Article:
Its So Much Harder Than You Think

I vividly remember six years ago today.

I lived in an apartment complex in Los Angeles. A guy who worked in the leasing office was plenty nice, but not the smartest person I had ever met (to be polite).

On March 9,2009, I overheard a conversation he was having on the phone.

"I think it's going to go to 5,000," he said. "You don't think so? I'll bet you it goes at least below 5,000."

He was making bets with a friend about how low the Dow would go.

I remember thinking to myself: This guy has no idea what he's talking about. He has no background in finance and has never invested before (we had talked about it). Yet he's making bets about how low stocks will fall. That's what the average American thinks of stocks -- something that only goes down. It's the opposite of a bubble. An elbbub!

Joseph Kennedy allegedly knew the 1920s bull market was over when he overheard a shoeshine boy giving stock tips. This was the polar opposite, I thought.

The market bottomed that day, March 9, 2009.

So what did I do? Go home and buy as much stock as I could on margin? Write articles about how this, today, was the bottom, and the start of a massive bull market?

Haha, no. Of course not.

I went home and worried. Sulked. It was a scary time in the economy.

I bought some stocks in early 2009, but not much. Not nearly as much as I should have in hindsight, of course. I was nervous. Things were so, so bad. Even watching our leasing agent make bets on how low stocks would go and thinking, "This has to be a bottom," I didn't do much about it.

In theory, everyone wants to be a brave contrarian investor, scooping up stocks as everyone else avoids them. But it is so much easier to say you'll be greedy when others are fearful than it is to actually do it.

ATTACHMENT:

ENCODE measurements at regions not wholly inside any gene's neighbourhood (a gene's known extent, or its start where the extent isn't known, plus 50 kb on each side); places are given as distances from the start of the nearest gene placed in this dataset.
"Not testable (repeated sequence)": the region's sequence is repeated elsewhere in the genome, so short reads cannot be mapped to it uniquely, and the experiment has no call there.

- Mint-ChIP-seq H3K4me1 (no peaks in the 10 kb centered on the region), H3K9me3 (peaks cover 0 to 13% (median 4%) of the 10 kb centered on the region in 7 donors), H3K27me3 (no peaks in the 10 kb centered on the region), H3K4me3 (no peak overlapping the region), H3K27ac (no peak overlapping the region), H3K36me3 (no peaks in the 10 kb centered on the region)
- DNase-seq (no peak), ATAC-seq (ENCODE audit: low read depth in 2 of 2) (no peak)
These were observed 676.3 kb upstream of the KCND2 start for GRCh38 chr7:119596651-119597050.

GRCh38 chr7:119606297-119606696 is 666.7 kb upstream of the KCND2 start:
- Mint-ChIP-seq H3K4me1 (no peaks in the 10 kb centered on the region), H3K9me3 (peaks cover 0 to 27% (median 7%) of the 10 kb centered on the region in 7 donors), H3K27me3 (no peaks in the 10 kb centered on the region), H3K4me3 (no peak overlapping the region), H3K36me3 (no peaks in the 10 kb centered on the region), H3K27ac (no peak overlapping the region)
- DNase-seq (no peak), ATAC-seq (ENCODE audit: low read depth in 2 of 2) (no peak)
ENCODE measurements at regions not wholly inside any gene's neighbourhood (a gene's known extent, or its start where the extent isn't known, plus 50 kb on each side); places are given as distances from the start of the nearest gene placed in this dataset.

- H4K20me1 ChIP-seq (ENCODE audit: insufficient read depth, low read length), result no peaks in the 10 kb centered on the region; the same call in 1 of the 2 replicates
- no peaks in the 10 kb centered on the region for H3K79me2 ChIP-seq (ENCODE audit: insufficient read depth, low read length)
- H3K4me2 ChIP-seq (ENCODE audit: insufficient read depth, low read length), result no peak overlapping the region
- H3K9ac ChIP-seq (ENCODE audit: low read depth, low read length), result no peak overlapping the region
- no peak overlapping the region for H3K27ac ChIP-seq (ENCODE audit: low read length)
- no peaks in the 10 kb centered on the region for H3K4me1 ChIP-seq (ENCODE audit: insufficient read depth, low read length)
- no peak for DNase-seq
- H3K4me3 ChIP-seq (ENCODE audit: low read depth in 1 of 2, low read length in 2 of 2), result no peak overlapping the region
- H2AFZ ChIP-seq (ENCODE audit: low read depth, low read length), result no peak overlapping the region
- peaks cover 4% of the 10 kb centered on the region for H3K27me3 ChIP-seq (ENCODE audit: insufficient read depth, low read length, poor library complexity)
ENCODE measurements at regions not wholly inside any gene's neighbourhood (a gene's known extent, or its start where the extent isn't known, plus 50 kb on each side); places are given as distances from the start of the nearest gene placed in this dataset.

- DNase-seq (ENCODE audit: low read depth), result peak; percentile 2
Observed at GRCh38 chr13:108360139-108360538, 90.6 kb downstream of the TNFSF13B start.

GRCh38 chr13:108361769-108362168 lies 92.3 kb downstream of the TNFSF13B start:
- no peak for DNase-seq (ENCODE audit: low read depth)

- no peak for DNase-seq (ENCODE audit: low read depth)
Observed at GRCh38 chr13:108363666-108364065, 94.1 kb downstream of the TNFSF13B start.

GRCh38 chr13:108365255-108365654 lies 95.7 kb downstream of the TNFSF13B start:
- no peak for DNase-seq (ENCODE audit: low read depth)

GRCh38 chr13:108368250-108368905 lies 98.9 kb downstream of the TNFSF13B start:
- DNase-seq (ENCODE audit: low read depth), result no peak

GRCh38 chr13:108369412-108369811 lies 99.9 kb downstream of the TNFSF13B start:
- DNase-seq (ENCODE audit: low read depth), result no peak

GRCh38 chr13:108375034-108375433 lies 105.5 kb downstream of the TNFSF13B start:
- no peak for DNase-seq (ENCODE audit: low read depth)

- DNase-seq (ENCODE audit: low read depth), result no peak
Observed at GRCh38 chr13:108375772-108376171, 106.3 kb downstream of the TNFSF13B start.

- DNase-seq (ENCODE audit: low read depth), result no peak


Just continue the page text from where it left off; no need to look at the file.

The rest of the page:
We have enjoyed a historic six-year bull market that has pushed stocks up more than threefold. Every investor I know thinks they'll keep their cool during the next market crash, taking advantage of bargain prices as everyone else around them panics. Every single one.

By definition, most of them have to be wrong.

If you think you'll be able to make calm, rational decisions when 700,000 Americans lose their jobs every 30 days, you're wrong. If you think you can keep your cool when the global banking system is inches from insolvency, you're fooling yourself. That's the most important lesson I learned from the last crash.

This doesn't mean you'll sell during the next crash. Not all of you, at least. But not everyone can be a superhero contrarian when stocks are plunging. If you're human, it'll hurt, and it's best to have an honest assessment of your emotional fragility than to live in an ignorant bliss of who you really are. Josh Brown summed it up well with this tweet:

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